New Law Decreases The Number Of Companies Required To Designate A Data Protection Officer In Germany

Author:Mr Yumiko Olsen, Dennis Schmidt, Christian Schröder and David Curtis
Profession:Orrick
 
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On June 28, 2019, the German parliament (Bundestag) passed new legislation imposing several changes to the current German Federal Data Protection Act ("BDSG"). Although many of the changes addressed privacy aspects of criminal proceedings, the new legislation makes an important change for small companies by increasing the threshold to designate a Data Protection Officer ("DPO"). Whereas currently companies have to designate a DPO if they constantly employ at least 10 employees who deal with the automated processing of personal data, the new legislation increases the minimum number of employees from 10 to 20, significantly decreasing the financial and administrative burden for small companies doing business in Germany. This article explains the changes and their impact and explains what companies should do.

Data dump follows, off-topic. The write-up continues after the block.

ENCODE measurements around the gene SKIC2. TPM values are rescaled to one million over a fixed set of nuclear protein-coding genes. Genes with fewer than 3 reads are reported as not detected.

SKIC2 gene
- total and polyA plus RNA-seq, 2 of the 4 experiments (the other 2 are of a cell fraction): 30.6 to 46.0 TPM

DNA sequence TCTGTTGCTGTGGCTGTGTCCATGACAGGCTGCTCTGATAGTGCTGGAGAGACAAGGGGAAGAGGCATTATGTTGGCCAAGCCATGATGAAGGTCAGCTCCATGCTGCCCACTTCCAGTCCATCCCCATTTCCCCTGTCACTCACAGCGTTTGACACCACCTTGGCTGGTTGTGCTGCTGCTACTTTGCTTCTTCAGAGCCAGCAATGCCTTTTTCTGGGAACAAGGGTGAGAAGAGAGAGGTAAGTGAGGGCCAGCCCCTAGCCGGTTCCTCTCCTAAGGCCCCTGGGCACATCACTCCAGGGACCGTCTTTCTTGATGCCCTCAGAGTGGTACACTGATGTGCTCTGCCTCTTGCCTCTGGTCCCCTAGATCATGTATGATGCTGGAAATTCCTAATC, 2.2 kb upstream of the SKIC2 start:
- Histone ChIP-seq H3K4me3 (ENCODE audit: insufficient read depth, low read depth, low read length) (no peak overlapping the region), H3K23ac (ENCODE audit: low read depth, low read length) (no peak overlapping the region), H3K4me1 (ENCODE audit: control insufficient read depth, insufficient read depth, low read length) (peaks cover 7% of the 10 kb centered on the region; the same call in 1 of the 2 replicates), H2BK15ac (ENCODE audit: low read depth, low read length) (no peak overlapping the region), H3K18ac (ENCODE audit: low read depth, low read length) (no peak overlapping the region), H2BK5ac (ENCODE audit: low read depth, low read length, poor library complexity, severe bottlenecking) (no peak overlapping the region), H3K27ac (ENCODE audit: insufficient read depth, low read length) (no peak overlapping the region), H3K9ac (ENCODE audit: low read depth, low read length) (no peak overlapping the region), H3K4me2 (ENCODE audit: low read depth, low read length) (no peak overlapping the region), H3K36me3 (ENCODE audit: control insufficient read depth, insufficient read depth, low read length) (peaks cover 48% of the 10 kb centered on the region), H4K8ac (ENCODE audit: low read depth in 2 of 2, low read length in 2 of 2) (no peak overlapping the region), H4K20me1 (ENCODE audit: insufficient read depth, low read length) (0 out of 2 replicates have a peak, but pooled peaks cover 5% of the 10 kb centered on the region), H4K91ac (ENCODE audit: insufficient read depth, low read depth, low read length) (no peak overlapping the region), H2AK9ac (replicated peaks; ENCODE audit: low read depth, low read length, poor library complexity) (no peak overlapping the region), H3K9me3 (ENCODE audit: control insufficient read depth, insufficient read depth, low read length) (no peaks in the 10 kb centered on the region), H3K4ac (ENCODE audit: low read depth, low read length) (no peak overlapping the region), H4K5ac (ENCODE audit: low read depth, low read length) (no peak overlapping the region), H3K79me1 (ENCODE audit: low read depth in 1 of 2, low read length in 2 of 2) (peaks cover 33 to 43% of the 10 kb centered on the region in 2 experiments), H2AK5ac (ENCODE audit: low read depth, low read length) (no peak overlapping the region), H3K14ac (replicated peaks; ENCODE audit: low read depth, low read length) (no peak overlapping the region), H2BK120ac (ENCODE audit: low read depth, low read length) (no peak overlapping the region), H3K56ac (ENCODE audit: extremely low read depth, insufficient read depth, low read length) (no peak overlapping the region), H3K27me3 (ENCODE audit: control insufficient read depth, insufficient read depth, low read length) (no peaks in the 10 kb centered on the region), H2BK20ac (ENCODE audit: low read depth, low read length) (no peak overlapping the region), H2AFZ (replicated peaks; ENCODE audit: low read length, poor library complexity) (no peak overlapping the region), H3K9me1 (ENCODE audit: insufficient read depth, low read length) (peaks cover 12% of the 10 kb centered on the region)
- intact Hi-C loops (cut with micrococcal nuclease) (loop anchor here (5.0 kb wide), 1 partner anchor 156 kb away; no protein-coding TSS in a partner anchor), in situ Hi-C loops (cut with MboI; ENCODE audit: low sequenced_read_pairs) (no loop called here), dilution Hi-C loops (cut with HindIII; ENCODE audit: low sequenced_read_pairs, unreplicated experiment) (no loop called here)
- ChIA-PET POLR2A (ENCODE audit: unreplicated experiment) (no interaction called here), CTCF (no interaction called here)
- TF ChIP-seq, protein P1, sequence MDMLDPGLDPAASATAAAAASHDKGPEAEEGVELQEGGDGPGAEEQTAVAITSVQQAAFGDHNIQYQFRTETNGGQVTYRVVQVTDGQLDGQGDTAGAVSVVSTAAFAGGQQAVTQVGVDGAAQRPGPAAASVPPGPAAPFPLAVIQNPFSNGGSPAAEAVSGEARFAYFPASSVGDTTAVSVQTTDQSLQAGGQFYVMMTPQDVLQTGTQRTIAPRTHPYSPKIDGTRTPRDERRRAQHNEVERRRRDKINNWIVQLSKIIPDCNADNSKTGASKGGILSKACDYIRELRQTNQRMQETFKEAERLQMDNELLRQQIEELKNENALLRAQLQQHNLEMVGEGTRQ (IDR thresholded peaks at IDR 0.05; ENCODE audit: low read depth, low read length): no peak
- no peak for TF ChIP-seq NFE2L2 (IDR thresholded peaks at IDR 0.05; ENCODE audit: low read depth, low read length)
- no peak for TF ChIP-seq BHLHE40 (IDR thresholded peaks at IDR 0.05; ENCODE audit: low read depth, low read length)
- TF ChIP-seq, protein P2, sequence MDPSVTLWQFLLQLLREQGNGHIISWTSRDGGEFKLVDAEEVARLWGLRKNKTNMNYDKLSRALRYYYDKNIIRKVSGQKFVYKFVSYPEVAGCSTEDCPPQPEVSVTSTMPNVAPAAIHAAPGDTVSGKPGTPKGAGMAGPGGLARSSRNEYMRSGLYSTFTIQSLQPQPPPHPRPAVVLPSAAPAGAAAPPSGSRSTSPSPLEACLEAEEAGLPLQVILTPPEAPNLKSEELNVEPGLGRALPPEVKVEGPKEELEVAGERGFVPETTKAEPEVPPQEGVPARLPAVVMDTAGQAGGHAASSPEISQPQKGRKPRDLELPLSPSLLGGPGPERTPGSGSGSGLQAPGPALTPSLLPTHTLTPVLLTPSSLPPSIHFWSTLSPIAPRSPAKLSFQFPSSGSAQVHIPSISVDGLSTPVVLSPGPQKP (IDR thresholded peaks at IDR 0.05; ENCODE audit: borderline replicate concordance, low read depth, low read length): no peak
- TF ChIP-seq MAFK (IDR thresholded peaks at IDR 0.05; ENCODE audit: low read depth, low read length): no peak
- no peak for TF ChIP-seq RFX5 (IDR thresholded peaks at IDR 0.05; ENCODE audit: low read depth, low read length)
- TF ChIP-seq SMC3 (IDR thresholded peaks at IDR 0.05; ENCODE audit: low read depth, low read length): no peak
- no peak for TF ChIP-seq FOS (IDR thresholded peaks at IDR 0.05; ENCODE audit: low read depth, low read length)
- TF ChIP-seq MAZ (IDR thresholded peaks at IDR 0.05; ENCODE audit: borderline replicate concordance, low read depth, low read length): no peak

Regulatory background and current situation

The General Data Protection Regulation ("GDPR") imposes extensive requirements and minimum standards on the position of DPOs, but requires only a few companies to formally designate a DPO. Companies have to designate a DPO only where the core activities of a company (acting as controller or processor) consist of

processing operations which, by virtue of their nature, their scope, and/or their purposes, require regular and systematic monitoring of data subjects on a large scale; or processing special categories of personal data relating to criminal convictions and offenses on a large scale. However, an opening clause GDPR gives Member States discretion to require a broader range of companies to designate DPOs.

In Germany, consistent with German data protection requirements existing pre-GDPR, the BDSG primarily sets DPO designation requirements based on the number of employees who deal with the automated processing of personal data. Currently companies have to designate a DPO if they consistently employ at least 10 employees who deal with the automated processing of personal data. Even though it is not the total number of employees that count, but how many employees are involved in data processing, with the digital transformation, for many companies this number may be (close to) equal. The new legislation relaxes these requirements, applying them only to companies that consistently employ at least twenty employees dealing with the automated processing of personal data. In effect, many small companies may no longer be required to formally designate a DPO. Indeed, about 80% of the companies in...

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